Peter Greenaway

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AK
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Re: Peter Greenaway

#176 Post by AK » Wed Mar 06, 2013 12:41 pm

Anyone here know where I could find Death in the Seine?

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J Wilson
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Re: Peter Greenaway

#177 Post by J Wilson » Mon Mar 11, 2013 11:43 am

I used to have a VHS copy produced by Films for the Humanities, I think it was. That came out in the 90's though. I'm not aware of it ever having been released on disc format. Your best bet would seem to be eBay or Amazon, if copies ever pop up secondhand.


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ola t
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Re: Peter Greenaway

#179 Post by ola t » Tue Mar 12, 2013 5:28 am

Careful -- Death in the Seine is actually not included in the standalone French 2-disc edition of Nightwatching. (I own that one, so I'm quite sure.) Apparently BAC also released a larger Greenaway box set that included Nightwatching but had a different extras disc, and Death in the Seine appeared there, with French narration only.
Last edited by ola t on Tue Mar 12, 2013 2:22 pm, edited 1 time in total.

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Matt
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Re: Peter Greenaway

#180 Post by Matt » Tue Mar 12, 2013 12:21 pm

Terribly sorry. I should have known better than to trust library catalogers to be accurate.

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tavernier
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Re: Peter Greenaway

#181 Post by tavernier » Tue Mar 12, 2013 12:28 pm

ola t wrote:Apparently BAC also released a larger Greenaway box set that included Nightwatching but had a different extras disc, and Death in the Seine appeared there, with French narration only.
I have that set, and that's correct--it's French audio only on Seine.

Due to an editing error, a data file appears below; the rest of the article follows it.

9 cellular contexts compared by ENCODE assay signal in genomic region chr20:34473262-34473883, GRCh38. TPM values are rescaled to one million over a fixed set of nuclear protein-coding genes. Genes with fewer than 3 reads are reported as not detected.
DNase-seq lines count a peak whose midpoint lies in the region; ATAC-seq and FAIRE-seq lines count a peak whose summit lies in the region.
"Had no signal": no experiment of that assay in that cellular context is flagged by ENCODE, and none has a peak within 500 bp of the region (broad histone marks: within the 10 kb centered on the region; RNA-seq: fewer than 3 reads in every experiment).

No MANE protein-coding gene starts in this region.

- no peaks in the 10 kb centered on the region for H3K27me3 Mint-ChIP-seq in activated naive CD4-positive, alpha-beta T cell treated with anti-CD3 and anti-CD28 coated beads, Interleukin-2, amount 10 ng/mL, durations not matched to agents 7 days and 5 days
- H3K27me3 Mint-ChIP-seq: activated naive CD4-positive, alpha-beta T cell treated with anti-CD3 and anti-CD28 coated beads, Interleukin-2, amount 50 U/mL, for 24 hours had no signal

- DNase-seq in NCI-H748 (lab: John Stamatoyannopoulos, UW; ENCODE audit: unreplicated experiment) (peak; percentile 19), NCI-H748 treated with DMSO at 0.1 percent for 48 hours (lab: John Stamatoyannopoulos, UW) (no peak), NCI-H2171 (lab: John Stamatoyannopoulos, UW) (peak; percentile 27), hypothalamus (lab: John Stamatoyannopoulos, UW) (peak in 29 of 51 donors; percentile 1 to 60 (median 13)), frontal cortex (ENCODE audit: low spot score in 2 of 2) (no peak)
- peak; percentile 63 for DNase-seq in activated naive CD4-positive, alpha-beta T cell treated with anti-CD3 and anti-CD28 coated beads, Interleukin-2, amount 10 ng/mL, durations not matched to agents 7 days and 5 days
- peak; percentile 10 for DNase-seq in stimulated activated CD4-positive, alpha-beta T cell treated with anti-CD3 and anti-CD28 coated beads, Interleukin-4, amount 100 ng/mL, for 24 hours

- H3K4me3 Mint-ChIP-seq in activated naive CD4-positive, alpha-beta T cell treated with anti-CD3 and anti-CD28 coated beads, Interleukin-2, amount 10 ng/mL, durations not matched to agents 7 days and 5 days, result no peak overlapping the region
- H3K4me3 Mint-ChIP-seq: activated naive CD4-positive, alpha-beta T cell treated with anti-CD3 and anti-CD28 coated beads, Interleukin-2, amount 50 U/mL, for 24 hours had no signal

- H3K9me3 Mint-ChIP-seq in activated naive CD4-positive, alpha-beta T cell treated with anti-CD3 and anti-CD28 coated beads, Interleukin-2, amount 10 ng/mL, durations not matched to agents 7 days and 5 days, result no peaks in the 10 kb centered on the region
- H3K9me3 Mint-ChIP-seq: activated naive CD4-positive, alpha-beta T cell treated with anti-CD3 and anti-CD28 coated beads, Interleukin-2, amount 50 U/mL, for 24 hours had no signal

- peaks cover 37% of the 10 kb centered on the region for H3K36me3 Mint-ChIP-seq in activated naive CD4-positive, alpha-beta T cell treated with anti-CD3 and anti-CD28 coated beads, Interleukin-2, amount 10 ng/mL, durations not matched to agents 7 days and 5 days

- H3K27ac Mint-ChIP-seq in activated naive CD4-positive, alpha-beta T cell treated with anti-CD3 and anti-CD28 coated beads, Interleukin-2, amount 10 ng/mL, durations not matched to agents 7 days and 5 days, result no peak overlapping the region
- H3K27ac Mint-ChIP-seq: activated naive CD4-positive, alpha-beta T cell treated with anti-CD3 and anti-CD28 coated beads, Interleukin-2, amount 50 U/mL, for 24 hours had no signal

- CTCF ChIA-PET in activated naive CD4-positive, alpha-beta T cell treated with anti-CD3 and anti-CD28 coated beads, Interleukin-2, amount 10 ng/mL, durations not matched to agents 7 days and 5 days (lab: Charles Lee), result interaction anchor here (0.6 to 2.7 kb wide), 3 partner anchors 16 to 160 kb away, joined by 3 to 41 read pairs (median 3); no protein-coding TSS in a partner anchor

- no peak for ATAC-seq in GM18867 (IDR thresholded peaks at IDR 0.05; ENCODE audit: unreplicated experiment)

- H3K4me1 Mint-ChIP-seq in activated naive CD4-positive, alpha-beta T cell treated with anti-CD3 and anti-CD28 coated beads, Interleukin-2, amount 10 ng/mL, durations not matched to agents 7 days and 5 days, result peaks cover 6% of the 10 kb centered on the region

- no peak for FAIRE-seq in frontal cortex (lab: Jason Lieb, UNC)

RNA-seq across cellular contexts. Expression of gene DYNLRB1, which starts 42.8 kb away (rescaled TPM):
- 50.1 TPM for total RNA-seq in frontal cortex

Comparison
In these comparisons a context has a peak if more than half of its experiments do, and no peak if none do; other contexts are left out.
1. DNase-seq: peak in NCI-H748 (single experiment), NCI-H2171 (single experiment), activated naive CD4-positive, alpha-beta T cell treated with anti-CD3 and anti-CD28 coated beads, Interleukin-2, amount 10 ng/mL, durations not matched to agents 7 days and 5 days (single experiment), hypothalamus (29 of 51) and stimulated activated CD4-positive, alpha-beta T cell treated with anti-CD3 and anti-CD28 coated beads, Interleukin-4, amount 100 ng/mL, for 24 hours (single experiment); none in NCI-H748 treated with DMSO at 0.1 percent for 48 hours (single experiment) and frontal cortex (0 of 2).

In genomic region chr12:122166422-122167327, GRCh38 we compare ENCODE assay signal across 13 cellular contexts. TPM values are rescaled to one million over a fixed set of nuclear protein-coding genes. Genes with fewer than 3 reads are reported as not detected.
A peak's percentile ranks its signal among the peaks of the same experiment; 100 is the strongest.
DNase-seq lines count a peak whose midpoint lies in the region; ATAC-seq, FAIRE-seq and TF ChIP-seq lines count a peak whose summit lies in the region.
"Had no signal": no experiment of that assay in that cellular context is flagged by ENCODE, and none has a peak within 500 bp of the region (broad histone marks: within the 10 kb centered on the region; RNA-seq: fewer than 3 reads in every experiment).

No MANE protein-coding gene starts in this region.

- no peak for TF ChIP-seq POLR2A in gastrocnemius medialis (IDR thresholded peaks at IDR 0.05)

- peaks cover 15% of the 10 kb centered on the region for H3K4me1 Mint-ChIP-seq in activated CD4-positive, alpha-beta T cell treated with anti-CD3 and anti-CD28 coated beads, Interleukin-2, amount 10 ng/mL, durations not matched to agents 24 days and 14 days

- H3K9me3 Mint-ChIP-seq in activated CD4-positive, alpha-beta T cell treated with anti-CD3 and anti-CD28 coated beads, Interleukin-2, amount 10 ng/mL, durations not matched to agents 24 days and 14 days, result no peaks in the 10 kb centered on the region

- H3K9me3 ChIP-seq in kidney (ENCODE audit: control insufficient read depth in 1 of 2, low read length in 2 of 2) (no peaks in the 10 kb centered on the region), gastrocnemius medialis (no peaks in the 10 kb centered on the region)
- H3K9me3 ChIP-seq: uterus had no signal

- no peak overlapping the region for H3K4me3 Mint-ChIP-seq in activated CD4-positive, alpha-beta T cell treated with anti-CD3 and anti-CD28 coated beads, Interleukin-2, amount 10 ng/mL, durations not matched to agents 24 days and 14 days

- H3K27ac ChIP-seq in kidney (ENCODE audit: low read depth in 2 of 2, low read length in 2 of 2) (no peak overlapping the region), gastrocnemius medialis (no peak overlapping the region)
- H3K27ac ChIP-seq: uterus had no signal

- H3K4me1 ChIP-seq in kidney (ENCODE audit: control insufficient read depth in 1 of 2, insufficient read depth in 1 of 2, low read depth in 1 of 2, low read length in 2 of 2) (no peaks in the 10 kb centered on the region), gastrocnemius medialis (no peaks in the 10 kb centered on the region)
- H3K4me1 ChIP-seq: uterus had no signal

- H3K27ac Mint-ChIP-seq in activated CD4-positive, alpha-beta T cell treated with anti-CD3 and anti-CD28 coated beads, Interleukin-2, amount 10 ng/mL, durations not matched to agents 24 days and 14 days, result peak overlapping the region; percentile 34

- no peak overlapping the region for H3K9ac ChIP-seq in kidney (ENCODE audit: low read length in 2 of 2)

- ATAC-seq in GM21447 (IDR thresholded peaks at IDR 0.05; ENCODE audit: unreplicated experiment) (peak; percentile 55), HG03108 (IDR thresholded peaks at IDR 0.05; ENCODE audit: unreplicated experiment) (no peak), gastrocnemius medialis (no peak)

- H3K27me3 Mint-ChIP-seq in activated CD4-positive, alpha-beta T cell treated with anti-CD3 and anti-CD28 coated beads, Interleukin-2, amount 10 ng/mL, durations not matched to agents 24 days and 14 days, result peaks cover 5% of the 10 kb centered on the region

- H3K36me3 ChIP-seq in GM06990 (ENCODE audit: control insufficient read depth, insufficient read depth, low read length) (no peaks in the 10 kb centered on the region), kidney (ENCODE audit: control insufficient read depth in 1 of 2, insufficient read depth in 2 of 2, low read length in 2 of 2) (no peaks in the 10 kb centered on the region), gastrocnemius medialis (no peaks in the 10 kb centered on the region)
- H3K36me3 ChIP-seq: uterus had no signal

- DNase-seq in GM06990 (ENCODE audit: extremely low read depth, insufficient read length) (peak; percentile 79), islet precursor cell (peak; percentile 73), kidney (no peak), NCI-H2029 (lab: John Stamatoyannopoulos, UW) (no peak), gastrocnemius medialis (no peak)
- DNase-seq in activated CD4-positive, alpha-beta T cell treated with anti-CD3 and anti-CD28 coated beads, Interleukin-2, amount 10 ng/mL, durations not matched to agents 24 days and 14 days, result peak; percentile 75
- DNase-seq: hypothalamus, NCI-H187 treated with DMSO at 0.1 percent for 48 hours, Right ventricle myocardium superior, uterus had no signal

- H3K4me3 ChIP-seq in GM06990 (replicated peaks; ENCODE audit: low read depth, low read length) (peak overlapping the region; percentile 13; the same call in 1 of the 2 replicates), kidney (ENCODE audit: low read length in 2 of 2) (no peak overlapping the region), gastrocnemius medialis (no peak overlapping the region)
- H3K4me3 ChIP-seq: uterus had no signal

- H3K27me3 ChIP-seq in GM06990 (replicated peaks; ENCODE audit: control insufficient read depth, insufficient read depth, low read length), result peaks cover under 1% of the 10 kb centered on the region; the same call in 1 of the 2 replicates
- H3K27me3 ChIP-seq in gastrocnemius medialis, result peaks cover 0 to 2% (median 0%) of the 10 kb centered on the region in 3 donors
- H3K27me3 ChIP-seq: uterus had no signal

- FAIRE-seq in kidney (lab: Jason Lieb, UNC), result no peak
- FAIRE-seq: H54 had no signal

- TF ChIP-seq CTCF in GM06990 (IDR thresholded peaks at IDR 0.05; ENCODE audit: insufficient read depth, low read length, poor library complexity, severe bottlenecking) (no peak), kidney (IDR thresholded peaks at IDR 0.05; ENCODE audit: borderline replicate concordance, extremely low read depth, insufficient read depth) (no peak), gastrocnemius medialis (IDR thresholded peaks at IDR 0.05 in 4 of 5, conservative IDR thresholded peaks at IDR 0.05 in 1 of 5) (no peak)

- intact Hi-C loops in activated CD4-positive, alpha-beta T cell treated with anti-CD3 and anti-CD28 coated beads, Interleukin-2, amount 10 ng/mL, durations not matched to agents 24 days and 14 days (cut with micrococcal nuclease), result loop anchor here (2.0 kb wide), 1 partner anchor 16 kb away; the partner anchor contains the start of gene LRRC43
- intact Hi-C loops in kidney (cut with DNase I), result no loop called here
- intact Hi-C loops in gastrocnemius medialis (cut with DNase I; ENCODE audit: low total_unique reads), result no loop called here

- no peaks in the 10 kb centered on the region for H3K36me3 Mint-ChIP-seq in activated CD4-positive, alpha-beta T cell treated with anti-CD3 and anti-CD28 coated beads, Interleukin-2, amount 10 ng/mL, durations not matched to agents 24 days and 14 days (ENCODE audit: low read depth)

AK
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Re: Peter Greenaway

#182 Post by AK » Tue Mar 12, 2013 12:43 pm

Thanks to everyone for the replies and help! Appreciate it. The library catalog indeed says "fait partie du coffret de 4 DVD 'Peter Greenaway'", but if it's narrated in French, I think I'll pass. Who knows, maybe it'll be made available someday in the original language.

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Tommaso
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Re: Peter Greenaway

#183 Post by Tommaso » Tue Mar 12, 2013 1:24 pm

Would be an ideal extra for "Drowning by Numbers", should anyone care to release this film in the UK (BFI, can you hear me?)

scissorduck
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Re: Peter Greenaway

#184 Post by scissorduck » Sun Aug 25, 2013 5:45 pm

Can anyone recommend a good site to buy the Mexican blu ray of The Cook, The Thief, His Wife & Her Lover? I can't hold out for the Criterion any longer.. Thanks.

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zedz
Joined: Sun Nov 07, 2004 7:24 pm

Re: Peter Greenaway

#185 Post by zedz » Mon Aug 26, 2013 12:10 am

scissorduck wrote:Can anyone recommend a good site to buy the Mexican blu ray of The Cook, The Thief, His Wife & Her Lover? I can't hold out for the Criterion any longer.. Thanks.
I love how a decade of wishful thinking has transformed this into a fait accompli.

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knives
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Re: Peter Greenaway

#186 Post by knives » Mon Aug 26, 2013 12:15 am

Eh, if Crit can get one Miramax title from Lionsgate it shouldn't be too hard to get another.

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Tommaso
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Re: Peter Greenaway

#187 Post by Tommaso » Mon Aug 26, 2013 5:08 am

Which is exactly why they should do "Prospero" first.

McCrutchy
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Re: Peter Greenaway

#188 Post by McCrutchy » Fri Jan 09, 2015 8:38 pm

King Records will release a Blu-ray box set of three Greenaway films in Japan on May 13, 2015:

The films will be Drowning by Numbers (1988), Prospero's Books (1991) and The Baby of Mâcon (1993).

The information provided specified that all the films will be uncensored, which is excellent news.